Research

All of my scholarship asks how readers and writers navigate rules for learning, feeling, and speaking. Sometimes such rules stymie creativity; sometimes they provide a fertile ground for artistic appropriation or subversion. Inevitably, however, they point to deeper cultural assumptions about selfhood, belonging, and meaning – assumptions that give us a new vantage point on old literature.

BL Add MS 42130, f. 75v

London, British Library Add. MS 42130, f. 75v

Book in Progress 
The Fullness of the Heart: Speaking and Feeling in Late Medieval England proceeds from a perceived crisis of false display in late medieval England. The relation between the inner self and the outer world was understood to be prone to deception and hypocrisy. Speech became the main focus of this concern. To commend strict honesty, religious writers coined a vocabulary that linked speech and emotion. This lexicon included words like “scorn” and “shame” as well as those less recognizable today: “sclaundren,” for example, meant “to induce shame,” while “boistous” speech was honest, rude, and affectively harsh. This set of terms initially provided a devout reading public with a sense of belonging and a language for itself. “Boistous” texts fostered scorn, anger, and shame––emotions invariably identified with speech acts, each capable of binding a community of strangers together.

This lexicon proved portable, however, and found its way into foundational works of English poetry. Langland’s Piers Plowman dramatizes the process of personal learning and poetic revision through cycles of misspeaking and shame; Chaucer borrows the pleasures of pious speech to describe the Canterbury pilgrims’ “myrie” tale-telling. This movement across discourses points to the common ground on which literature and prescriptive religious writing meet, where antinomies of ethics and aesthetics resolve in a shared understanding of a speaking and feeling self.

Articles and Essays
“Learning from Shame,” Yearbook of Langland Studies 32 (2018): 37-75 (available on Brepols Online)

This essay addresses the role of shame in Piers Plowman, focusing on Will’s experience of misspeaking and rebuke in passus 11 of the B text. Fourteenth-century devotional writing moralizes shame as the awareness of one’s own sins, or as a collective emotion brought on vicariously by the sins of others or directly by their persecution. In contrast, Will’s shame emerges from the apprehension of his incompletion as a thinking and speaking agent. Rebukes from Scripture and Reason repeatedly cast Will back into a scene of remedial education. As Imaginatif explains, Will’s shame is useful because it breaks, remakes, and teaches. Will’s shame maps a process of learning. Because passus 11 begins where the A text ended, and because Imaginatif connects Will’s shame to his poetic making, this meditation on shame also reflects on the shame and legitimacy of Langland’s lifelong work of revision.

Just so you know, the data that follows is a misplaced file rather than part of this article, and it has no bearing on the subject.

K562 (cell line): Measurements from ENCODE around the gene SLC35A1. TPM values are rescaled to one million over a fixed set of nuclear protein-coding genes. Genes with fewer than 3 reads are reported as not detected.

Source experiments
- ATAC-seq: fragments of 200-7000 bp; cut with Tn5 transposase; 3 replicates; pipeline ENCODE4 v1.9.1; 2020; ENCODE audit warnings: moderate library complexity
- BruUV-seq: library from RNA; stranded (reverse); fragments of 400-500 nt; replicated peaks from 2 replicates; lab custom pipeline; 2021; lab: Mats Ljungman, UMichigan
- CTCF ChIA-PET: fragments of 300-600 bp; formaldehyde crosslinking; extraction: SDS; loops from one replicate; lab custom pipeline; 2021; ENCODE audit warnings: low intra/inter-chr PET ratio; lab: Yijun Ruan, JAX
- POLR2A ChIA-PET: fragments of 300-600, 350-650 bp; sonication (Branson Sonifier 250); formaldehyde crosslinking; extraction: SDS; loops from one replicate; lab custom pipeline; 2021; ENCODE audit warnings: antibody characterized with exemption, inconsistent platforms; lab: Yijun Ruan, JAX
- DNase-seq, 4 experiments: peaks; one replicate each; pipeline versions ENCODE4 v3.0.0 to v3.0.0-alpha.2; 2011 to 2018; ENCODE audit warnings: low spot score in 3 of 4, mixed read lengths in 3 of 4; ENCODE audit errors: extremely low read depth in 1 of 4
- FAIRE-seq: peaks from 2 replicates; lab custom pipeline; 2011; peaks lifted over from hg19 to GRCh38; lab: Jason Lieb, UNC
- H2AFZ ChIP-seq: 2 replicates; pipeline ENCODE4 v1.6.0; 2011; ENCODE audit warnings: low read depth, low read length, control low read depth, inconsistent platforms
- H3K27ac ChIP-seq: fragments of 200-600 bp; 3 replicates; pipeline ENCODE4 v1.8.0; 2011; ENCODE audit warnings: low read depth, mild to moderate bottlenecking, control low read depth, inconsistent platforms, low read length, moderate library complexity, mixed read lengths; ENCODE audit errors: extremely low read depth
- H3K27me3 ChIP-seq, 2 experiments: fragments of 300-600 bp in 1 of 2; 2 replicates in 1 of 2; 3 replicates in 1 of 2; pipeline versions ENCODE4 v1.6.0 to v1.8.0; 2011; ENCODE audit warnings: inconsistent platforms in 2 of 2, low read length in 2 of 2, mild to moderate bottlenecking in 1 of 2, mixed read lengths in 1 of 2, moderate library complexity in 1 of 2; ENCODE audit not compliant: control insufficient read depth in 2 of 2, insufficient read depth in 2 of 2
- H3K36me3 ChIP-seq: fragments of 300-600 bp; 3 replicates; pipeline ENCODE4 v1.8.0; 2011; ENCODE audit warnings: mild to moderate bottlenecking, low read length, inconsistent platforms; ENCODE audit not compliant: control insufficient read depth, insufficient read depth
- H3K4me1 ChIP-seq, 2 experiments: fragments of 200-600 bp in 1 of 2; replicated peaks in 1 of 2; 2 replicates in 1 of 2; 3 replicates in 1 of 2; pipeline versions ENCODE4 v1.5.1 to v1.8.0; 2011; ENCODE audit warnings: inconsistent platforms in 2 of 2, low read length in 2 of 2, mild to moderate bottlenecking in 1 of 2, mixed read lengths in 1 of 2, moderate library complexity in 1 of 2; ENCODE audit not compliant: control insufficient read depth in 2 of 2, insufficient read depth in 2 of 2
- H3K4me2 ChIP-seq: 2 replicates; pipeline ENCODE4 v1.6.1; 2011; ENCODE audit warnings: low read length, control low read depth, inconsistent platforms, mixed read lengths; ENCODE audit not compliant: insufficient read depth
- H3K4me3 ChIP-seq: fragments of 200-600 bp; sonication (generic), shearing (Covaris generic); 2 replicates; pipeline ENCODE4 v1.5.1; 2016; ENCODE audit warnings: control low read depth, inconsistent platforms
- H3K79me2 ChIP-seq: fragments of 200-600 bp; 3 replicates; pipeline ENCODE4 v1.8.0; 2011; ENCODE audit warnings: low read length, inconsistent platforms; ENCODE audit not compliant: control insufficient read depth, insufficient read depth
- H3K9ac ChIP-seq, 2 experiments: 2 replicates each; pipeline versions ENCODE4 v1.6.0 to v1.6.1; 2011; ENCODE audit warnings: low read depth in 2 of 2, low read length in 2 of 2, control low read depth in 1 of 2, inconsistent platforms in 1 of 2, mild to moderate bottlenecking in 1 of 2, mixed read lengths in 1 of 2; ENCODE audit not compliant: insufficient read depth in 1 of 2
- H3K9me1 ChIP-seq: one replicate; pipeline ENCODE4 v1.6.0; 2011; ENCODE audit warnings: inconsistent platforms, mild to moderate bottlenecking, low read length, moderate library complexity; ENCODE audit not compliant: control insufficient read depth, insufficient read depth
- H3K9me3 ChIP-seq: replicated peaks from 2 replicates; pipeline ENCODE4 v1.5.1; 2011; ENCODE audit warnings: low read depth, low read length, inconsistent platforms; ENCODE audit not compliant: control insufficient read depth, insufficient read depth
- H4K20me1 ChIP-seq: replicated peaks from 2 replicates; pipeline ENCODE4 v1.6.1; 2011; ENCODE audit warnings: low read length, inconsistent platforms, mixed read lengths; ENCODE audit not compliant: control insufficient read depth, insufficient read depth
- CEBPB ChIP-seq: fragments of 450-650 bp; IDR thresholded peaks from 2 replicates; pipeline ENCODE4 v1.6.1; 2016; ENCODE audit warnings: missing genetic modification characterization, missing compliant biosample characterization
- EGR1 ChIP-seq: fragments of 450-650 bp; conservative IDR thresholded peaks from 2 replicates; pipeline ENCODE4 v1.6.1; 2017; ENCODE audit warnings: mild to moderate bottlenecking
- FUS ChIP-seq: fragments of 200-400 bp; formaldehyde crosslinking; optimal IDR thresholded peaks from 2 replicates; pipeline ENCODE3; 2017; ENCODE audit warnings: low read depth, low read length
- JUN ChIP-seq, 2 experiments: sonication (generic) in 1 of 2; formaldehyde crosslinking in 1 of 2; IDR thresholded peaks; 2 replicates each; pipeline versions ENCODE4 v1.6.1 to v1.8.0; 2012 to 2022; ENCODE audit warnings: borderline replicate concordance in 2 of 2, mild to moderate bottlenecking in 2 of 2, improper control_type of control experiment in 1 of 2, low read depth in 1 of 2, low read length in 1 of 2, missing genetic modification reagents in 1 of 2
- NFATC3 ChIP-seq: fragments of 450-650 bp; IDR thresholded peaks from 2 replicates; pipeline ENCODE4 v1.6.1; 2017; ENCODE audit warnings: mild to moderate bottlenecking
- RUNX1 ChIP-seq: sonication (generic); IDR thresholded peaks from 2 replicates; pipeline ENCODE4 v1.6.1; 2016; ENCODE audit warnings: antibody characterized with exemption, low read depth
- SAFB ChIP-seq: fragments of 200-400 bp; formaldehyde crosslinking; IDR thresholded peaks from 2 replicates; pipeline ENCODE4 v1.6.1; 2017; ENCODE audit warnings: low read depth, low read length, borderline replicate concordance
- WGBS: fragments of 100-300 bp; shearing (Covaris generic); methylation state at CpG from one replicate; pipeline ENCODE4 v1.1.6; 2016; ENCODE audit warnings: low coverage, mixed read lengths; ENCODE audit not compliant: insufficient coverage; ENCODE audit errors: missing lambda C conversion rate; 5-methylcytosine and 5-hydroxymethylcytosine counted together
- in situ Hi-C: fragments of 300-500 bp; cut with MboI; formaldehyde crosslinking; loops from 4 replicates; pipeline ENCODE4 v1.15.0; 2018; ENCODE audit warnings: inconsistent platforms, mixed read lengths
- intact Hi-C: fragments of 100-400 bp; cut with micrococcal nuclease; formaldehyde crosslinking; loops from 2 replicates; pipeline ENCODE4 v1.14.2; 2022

“The Idle Readers of Piers Plowman in Print,” New Medieval Literatures 17 (2017): 201-36 (available on JSTOR)

Accounts of Piers Plowman’s early modern reception tend to emphasize antiquarians and Protestant reformers, “readers for action” who used the poem for professional and political ends as an object of study or as evidence for ecclesiological polemic. This article discusses copies of the Crowley and Rogers editions of Piers Plowman now in the Bancroft and Beinecke Libraries, annotated by provincial readers in Derbyshire and Suffolk respectively, in order to articulate an alternative model of reception defined by “idleness” rather than action. The traces left by these “idle readers,” who had no clear professional investment in the poem or its contents, reveal a different way of engaging with the poem: distracted, pleasure-seeking, open to humor and surprise. Their responses suggest that not all early modern readers understood the poem as a useful artifact from a distant medieval past, but could treat it as a living document in their own moment. Because idle readers lack the readily identifiable motivations of reformers and antiquarians, however, they present methodological challenges to critics and book historians. Claims made about them must therefore be tentative and open to uncertainty.

For a full transcription of the annotations in the Bancroft Piers, see here.

Reviews
Rebecca Davis, “Piers Plowman” and the Books of Nature (Oxford: Oxford University Press, 2016). Studies in the Age of Chaucer 39 (2017): 326-29 (available on Project MUSE)

I’m always happy to share offprints, discuss ideas, or answer questions; just email me at spencer_strub [at] fas.harvard.edu.